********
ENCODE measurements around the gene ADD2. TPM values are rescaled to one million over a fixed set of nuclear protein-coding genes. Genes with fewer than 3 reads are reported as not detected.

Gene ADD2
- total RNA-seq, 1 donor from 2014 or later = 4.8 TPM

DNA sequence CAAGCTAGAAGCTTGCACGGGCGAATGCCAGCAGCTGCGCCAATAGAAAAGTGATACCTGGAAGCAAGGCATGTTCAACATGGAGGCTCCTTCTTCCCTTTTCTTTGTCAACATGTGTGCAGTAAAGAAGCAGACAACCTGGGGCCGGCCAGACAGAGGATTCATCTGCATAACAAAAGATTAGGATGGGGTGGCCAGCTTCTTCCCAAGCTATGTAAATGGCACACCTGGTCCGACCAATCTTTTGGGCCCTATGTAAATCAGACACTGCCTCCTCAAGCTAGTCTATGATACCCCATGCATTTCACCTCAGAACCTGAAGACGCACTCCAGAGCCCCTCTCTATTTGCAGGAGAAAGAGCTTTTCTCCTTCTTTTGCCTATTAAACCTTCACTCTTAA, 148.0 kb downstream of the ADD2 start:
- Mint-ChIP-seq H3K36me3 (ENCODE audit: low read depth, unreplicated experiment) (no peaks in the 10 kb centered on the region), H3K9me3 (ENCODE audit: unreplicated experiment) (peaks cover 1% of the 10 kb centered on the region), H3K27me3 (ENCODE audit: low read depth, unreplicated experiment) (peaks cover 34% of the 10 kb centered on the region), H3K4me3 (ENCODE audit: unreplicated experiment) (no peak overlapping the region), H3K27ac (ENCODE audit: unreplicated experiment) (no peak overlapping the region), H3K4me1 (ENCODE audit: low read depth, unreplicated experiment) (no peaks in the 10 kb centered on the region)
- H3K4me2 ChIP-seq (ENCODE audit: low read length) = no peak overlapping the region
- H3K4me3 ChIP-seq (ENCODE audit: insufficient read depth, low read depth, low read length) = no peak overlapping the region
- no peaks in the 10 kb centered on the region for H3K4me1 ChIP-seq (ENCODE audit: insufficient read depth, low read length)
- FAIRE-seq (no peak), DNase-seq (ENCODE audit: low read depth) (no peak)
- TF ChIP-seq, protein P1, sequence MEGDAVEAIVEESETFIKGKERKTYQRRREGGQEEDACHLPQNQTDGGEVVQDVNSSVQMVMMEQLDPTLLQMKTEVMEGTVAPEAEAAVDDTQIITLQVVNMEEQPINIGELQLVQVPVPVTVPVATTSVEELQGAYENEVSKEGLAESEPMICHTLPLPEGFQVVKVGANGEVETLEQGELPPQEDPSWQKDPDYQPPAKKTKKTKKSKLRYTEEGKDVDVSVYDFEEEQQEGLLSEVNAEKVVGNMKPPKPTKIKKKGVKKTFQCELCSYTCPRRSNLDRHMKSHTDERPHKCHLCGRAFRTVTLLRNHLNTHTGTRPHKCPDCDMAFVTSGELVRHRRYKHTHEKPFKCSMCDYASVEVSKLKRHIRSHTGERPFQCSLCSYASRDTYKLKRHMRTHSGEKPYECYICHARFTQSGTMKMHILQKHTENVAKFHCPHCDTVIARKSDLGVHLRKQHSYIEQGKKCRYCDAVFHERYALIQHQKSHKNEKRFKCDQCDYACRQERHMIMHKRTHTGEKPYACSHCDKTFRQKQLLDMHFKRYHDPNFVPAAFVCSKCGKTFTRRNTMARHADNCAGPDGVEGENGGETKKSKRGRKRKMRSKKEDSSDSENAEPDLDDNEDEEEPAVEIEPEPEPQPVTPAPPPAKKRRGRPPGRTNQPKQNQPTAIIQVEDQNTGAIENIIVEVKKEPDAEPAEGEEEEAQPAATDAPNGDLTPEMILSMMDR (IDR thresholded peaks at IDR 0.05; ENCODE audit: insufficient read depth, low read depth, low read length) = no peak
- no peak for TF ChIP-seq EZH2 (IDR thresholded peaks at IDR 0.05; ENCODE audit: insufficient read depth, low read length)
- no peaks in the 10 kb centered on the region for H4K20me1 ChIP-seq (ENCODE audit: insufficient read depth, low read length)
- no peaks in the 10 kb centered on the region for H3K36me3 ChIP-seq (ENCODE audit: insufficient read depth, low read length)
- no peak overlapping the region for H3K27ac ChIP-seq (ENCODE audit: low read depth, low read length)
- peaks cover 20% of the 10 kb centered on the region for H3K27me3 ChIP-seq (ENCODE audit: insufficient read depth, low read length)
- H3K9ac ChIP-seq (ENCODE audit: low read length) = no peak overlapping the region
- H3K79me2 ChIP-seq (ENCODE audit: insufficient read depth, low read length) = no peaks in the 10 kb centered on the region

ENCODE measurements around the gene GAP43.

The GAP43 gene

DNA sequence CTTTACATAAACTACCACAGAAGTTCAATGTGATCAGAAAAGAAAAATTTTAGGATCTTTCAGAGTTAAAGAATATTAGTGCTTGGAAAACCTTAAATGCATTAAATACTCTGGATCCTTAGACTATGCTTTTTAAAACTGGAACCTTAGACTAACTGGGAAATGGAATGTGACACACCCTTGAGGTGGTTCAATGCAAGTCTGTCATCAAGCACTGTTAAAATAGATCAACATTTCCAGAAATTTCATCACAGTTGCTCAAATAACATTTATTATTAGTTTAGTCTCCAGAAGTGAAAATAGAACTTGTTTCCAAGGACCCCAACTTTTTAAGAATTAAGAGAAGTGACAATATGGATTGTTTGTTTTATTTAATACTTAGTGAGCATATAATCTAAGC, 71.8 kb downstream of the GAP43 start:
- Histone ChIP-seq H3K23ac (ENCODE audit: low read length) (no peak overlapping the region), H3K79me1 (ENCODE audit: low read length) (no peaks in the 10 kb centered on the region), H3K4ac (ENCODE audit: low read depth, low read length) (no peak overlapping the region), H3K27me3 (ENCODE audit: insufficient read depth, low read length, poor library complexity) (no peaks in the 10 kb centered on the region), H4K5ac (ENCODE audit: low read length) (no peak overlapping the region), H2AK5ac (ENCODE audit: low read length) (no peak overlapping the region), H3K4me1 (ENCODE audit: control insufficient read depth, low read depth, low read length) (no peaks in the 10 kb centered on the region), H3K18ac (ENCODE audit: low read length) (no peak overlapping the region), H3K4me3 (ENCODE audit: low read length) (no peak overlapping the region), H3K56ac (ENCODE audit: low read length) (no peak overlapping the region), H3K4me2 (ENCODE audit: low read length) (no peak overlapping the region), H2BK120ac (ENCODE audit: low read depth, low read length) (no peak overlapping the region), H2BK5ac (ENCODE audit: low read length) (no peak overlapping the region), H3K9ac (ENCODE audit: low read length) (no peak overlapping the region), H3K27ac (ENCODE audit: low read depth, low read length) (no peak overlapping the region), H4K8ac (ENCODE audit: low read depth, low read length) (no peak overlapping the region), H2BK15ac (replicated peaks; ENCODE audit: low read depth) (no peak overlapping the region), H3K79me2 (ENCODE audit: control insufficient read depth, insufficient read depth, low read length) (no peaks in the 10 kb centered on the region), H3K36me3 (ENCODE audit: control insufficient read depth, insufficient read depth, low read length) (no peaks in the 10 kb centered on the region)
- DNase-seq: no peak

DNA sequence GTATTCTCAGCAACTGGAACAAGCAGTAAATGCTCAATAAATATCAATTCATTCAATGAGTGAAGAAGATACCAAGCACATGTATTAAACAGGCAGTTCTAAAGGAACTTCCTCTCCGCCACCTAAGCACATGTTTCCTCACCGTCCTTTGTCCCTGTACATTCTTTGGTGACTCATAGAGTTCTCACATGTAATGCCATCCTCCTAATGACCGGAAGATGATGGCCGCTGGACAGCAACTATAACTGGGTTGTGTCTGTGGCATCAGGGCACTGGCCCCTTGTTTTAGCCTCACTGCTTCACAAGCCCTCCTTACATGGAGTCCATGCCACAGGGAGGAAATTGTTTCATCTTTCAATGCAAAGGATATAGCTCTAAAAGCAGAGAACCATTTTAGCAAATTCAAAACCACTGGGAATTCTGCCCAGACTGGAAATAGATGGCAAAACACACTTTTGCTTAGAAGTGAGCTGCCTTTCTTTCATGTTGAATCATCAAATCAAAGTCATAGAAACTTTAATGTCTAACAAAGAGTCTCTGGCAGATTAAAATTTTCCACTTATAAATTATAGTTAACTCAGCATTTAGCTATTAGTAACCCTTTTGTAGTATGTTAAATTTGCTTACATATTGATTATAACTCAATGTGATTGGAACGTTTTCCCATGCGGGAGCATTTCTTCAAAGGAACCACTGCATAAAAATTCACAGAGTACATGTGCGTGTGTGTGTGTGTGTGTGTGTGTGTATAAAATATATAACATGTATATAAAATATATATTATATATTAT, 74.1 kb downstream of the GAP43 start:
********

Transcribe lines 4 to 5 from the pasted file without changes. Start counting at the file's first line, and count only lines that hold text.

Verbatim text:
DNA sequence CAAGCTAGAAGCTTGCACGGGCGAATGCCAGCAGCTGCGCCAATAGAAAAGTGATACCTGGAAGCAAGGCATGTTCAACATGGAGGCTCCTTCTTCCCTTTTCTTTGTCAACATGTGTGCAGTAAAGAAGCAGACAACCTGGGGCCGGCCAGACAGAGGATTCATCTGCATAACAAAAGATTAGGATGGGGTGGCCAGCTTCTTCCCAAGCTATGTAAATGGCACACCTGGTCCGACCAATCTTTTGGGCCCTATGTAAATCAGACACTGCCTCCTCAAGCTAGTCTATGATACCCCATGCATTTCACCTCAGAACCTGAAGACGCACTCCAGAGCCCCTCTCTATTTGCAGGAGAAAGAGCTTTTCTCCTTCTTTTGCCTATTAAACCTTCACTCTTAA, 148.0 kb downstream of the ADD2 start:
- Mint-ChIP-seq H3K36me3 (ENCODE audit: low read depth, unreplicated experiment) (no peaks in the 10 kb centered on the region), H3K9me3 (ENCODE audit: unreplicated experiment) (peaks cover 1% of the 10 kb centered on the region), H3K27me3 (ENCODE audit: low read depth, unreplicated experiment) (peaks cover 34% of the 10 kb centered on the region), H3K4me3 (ENCODE audit: unreplicated experiment) (no peak overlapping the region), H3K27ac (ENCODE audit: unreplicated experiment) (no peak overlapping the region), H3K4me1 (ENCODE audit: low read depth, unreplicated experiment) (no peaks in the 10 kb centered on the region)